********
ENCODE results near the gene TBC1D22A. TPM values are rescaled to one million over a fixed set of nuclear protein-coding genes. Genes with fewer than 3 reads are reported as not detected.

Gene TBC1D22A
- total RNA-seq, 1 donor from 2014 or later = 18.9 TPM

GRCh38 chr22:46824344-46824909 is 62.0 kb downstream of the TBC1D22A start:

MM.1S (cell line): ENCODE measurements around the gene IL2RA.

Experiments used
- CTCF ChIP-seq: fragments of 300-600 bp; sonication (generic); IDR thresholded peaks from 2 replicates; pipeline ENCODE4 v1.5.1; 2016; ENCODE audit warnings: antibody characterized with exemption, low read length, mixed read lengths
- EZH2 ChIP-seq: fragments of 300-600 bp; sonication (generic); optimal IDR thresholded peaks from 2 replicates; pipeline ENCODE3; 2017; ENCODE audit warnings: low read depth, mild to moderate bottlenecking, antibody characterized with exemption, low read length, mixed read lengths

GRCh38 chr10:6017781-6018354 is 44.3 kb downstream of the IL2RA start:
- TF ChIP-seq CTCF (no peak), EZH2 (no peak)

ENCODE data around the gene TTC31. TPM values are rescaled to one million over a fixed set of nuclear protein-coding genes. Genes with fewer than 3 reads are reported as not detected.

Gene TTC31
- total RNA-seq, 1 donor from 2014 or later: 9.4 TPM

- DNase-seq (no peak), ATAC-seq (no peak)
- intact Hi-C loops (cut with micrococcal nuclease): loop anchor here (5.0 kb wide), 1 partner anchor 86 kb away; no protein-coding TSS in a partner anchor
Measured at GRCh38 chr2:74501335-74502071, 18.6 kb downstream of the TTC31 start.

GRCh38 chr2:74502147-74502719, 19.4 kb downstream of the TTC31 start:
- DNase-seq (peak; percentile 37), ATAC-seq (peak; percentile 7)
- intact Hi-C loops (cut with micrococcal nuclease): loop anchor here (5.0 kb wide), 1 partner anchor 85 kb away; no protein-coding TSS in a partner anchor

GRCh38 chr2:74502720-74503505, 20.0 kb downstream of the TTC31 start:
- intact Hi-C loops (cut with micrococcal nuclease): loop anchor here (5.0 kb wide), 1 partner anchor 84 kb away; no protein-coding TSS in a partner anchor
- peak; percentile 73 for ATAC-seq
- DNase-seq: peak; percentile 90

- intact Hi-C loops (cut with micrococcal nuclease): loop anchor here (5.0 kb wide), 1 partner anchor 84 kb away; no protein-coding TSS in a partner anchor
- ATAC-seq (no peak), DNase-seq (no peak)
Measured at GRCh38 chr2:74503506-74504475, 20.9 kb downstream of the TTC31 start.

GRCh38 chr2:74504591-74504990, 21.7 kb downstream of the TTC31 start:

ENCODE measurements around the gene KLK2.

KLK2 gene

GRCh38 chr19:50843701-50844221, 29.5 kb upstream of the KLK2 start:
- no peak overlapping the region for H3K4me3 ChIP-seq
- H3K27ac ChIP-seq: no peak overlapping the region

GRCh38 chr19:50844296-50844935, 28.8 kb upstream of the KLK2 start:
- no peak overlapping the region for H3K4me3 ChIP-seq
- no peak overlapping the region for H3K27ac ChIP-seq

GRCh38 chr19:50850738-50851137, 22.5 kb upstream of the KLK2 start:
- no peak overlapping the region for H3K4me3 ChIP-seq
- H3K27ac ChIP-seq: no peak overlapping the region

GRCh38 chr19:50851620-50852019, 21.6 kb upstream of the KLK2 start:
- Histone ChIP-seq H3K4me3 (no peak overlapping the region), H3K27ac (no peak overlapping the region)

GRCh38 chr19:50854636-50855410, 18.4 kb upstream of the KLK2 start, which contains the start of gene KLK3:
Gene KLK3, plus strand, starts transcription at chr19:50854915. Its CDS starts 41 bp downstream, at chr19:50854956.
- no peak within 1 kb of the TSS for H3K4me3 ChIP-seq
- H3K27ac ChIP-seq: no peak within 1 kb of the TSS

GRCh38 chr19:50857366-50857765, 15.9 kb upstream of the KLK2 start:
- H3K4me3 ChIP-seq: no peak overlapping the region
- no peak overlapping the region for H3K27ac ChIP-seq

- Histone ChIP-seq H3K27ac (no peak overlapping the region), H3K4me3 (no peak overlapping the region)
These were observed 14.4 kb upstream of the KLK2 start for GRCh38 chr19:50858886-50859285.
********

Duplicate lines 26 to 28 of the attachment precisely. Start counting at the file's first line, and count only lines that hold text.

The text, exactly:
Measured at GRCh38 chr2:74503506-74504475, 20.9 kb downstream of the TTC31 start.

GRCh38 chr2:74504591-74504990, 21.7 kb downstream of the TTC31 start:

ENCODE measurements around the gene KLK2.